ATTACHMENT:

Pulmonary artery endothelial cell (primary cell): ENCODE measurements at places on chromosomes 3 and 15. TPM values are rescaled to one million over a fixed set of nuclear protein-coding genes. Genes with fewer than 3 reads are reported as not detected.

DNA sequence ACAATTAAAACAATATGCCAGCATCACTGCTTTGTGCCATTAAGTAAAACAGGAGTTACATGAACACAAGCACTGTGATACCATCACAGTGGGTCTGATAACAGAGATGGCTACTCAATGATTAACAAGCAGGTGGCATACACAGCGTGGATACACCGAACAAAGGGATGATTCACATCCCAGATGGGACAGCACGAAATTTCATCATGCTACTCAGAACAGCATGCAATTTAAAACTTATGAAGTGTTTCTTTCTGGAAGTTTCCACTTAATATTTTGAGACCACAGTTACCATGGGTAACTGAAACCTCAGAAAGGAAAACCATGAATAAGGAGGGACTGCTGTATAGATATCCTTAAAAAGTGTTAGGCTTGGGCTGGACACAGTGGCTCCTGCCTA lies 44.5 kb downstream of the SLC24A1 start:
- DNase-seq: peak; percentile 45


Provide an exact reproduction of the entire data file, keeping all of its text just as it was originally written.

Pulmonary artery endothelial cell (primary cell): ENCODE measurements at places on chromosomes 3 and 15. TPM values are rescaled to one million over a fixed set of nuclear protein-coding genes. Genes with fewer than 3 reads are reported as not detected.

DNA sequence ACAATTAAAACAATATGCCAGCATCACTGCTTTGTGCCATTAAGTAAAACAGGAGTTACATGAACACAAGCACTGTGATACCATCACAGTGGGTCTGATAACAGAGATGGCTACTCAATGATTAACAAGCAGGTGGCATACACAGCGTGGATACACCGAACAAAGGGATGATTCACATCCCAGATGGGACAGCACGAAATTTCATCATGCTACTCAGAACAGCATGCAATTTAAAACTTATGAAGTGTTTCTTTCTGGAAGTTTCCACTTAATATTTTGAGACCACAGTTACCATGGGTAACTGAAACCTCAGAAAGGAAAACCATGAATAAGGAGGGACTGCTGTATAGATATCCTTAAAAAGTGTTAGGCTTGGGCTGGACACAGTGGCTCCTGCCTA lies 44.5 kb downstream of the SLC24A1 start:
- DNase-seq: peak; percentile 45